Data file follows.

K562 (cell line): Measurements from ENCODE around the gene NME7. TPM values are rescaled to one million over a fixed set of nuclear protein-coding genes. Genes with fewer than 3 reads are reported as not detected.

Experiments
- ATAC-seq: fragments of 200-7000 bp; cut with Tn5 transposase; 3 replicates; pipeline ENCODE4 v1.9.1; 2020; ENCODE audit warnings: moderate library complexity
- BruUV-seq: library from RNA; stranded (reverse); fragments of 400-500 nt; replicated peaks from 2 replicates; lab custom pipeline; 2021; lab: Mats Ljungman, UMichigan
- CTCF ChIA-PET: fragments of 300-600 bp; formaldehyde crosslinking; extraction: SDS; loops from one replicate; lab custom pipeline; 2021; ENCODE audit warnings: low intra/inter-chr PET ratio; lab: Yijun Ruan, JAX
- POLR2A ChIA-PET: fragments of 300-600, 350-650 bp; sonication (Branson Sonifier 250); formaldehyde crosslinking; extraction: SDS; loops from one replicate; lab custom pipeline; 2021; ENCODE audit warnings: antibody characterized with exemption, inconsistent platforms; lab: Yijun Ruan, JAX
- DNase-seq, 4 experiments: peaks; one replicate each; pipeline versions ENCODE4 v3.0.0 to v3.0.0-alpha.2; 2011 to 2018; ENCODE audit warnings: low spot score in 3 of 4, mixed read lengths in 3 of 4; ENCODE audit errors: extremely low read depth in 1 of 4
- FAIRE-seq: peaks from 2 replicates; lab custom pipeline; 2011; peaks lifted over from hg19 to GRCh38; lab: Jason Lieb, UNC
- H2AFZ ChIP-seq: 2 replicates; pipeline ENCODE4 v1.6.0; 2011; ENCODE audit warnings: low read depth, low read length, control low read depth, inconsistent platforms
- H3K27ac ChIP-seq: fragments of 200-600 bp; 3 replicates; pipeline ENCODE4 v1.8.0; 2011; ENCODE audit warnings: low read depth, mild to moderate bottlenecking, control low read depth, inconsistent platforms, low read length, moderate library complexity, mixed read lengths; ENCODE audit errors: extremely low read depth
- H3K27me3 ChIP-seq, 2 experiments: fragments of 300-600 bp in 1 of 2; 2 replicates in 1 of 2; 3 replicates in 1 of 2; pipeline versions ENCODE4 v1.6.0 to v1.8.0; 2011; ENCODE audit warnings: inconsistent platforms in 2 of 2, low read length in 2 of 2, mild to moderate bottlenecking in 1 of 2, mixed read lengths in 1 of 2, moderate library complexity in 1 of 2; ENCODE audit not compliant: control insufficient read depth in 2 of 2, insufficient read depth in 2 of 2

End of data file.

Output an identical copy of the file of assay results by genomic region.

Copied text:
K562 (cell line): Measurements from ENCODE around the gene NME7. TPM values are rescaled to one million over a fixed set of nuclear protein-coding genes. Genes with fewer than 3 reads are reported as not detected.

Experiments
- ATAC-seq: fragments of 200-7000 bp; cut with Tn5 transposase; 3 replicates; pipeline ENCODE4 v1.9.1; 2020; ENCODE audit warnings: moderate library complexity
- BruUV-seq: library from RNA; stranded (reverse); fragments of 400-500 nt; replicated peaks from 2 replicates; lab custom pipeline; 2021; lab: Mats Ljungman, UMichigan
- CTCF ChIA-PET: fragments of 300-600 bp; formaldehyde crosslinking; extraction: SDS; loops from one replicate; lab custom pipeline; 2021; ENCODE audit warnings: low intra/inter-chr PET ratio; lab: Yijun Ruan, JAX
- POLR2A ChIA-PET: fragments of 300-600, 350-650 bp; sonication (Branson Sonifier 250); formaldehyde crosslinking; extraction: SDS; loops from one replicate; lab custom pipeline; 2021; ENCODE audit warnings: antibody characterized with exemption, inconsistent platforms; lab: Yijun Ruan, JAX
- DNase-seq, 4 experiments: peaks; one replicate each; pipeline versions ENCODE4 v3.0.0 to v3.0.0-alpha.2; 2011 to 2018; ENCODE audit warnings: low spot score in 3 of 4, mixed read lengths in 3 of 4; ENCODE audit errors: extremely low read depth in 1 of 4
- FAIRE-seq: peaks from 2 replicates; lab custom pipeline; 2011; peaks lifted over from hg19 to GRCh38; lab: Jason Lieb, UNC
- H2AFZ ChIP-seq: 2 replicates; pipeline ENCODE4 v1.6.0; 2011; ENCODE audit warnings: low read depth, low read length, control low read depth, inconsistent platforms
- H3K27ac ChIP-seq: fragments of 200-600 bp; 3 replicates; pipeline ENCODE4 v1.8.0; 2011; ENCODE audit warnings: low read depth, mild to moderate bottlenecking, control low read depth, inconsistent platforms, low read length, moderate library complexity, mixed read lengths; ENCODE audit errors: extremely low read depth
- H3K27me3 ChIP-seq, 2 experiments: fragments of 300-600 bp in 1 of 2; 2 replicates in 1 of 2; 3 replicates in 1 of 2; pipeline versions ENCODE4 v1.6.0 to v1.8.0; 2011; ENCODE audit warnings: inconsistent platforms in 2 of 2, low read length in 2 of 2, mild to moderate bottlenecking in 1 of 2, mixed read lengths in 1 of 2, moderate library complexity in 1 of 2; ENCODE audit not compliant: control insufficient read depth in 2 of 2, insufficient read depth in 2 of 2